The Treasury: Riled up about reporting
This week, the Treasury Department’s Financial Crimes Enforcement Network, known as FinCEN, extended by 60 days the comment period for proposed reporting rules on digital wallet transactions that it says would prevent money laundering. First announced on Dec. 23, with a 15-day comment period, the move incited outrage in the crypto community. The regulator has twice relented, noting the “robust” engagement that came after what opponents called “midnight rulemaking” by Steven Mnuchin, the secretary of the Treasury at the time.
It showed the crypto industry could force a pivot by a powerful agency. They argue that the proposed disclosure and record-keeping requirements are “arbitrary and unjustified,” as Jack Dorsey of Twitter and Square wrote in a comment letter:
The incongruity between the treatment of cash and cryptocurrency under FinCEN’s proposal will inhibit adoption of cryptocurrency and invade the privacy of individuals. Yet, the rule fails to explain the difference in risk.
The procedural win doesn’t guarantee that the new secretary of the Treasury, Janet Yellen, will shift gears on the matter. At her confirmation hearing, she suggested that many cryptocurrency transactions were associated with illicit activity, which Ms. Smith of the Blockchain Association called “a very disappointing reaction.” In written testimony released later, Ms. Yellen offered a more nuanced take, saying regulators should “look closely at how to encourage their use for legitimate activities while curtailing their use for malign and illegal activities.”
The C.F.T.C.: Act fast
Chris Brummer, a professor at Georgetown Law and a “fintech guru,” is in the running to become the next commissioner of the C.F.T.C. Picked for the same gig in 2016, his nomination was withdrawn by the Trump administration. Since then, Mr. Brummer has testified before Congress on blockchain policy, edited an online journal and book on crypto assets, and written a textbook, “Fintech Law in a Nutshell.” He’s an expert, in other words.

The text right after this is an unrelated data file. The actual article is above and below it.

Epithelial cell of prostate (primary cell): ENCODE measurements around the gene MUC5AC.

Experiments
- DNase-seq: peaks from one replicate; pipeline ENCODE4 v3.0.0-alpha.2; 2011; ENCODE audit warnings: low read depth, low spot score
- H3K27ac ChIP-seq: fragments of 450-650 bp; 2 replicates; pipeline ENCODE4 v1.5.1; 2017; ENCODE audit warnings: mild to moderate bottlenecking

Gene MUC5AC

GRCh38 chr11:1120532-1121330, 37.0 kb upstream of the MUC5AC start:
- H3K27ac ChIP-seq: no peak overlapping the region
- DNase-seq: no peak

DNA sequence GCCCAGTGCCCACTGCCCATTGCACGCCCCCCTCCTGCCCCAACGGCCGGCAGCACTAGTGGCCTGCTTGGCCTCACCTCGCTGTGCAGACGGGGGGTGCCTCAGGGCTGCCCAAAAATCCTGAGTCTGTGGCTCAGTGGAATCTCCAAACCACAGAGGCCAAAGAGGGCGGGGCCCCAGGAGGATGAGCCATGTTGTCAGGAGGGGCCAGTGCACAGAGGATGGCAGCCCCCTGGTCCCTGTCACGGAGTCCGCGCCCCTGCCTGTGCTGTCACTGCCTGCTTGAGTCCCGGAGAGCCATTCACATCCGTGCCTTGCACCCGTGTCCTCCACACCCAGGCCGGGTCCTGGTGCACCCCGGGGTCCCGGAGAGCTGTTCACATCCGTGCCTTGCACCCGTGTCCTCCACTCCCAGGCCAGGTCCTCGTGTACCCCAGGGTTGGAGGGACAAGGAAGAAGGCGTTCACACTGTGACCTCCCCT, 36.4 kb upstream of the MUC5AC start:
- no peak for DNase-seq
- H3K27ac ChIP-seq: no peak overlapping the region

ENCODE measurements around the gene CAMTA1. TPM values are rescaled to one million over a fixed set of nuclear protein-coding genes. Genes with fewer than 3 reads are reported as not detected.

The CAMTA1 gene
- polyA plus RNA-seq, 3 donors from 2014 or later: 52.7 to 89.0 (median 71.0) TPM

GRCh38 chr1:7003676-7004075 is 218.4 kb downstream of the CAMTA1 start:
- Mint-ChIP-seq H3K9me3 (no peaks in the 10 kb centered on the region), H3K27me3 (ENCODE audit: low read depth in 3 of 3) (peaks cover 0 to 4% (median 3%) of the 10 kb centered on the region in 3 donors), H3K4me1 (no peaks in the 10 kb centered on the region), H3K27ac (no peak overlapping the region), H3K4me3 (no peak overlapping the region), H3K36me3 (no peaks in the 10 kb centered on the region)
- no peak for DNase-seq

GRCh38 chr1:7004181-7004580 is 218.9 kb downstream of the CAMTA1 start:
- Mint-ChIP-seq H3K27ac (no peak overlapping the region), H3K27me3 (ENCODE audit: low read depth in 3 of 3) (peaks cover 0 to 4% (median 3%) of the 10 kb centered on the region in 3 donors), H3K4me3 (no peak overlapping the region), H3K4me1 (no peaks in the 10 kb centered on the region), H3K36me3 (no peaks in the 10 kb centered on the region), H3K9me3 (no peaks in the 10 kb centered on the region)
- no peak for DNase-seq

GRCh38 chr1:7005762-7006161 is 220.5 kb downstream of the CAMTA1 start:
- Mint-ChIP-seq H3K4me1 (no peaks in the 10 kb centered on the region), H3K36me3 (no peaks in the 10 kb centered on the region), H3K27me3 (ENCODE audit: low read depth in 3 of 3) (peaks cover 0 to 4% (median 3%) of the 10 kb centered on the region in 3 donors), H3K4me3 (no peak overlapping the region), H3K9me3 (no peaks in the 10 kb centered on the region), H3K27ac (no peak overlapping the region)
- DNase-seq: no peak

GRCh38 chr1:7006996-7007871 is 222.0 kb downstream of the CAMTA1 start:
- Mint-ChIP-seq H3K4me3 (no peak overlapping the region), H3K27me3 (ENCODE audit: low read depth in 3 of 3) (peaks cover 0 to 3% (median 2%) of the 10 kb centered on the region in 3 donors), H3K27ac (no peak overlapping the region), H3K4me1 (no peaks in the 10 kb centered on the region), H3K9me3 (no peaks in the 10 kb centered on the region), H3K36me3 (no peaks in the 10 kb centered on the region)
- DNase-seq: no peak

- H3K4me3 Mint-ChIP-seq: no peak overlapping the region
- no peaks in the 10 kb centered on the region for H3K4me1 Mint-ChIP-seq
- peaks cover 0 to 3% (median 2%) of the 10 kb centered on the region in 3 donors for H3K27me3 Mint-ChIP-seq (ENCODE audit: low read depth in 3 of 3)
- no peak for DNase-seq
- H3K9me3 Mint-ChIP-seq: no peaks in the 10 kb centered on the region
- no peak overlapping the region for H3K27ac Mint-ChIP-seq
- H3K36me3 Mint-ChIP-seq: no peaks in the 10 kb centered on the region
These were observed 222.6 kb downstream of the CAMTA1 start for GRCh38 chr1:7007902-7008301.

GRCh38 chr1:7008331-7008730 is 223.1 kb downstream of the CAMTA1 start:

Whoever takes over, “knowledge can’t fill the major regulatory gaps,” Mr. Massad, of Harvard, said. In his view, however crypto savvy the next financial regulators are, they can’t solve the problems that are raised by new technologies without a comprehensive law designed for digital assets. Otherwise, too much crypto activity will be left unregulated for too long.
A case in point, perhaps, is the civil enforcement action filed in the fall by the C.F.T.C., accusing BitMEX, a cryptocurrency exchange, of operating an unregistered trading platform selling crypto derivatives. It is accused of facilitating transactions that earned more than $1 billion in fees since 2014 without “the most basic compliance procedures.” BitMEX owes a reply next month. In a companion criminal case, the Department of Justice contends that BitMEX execs deliberately flouted anti-money laundering rules.
Read more:What’s Next for Crypto Regulation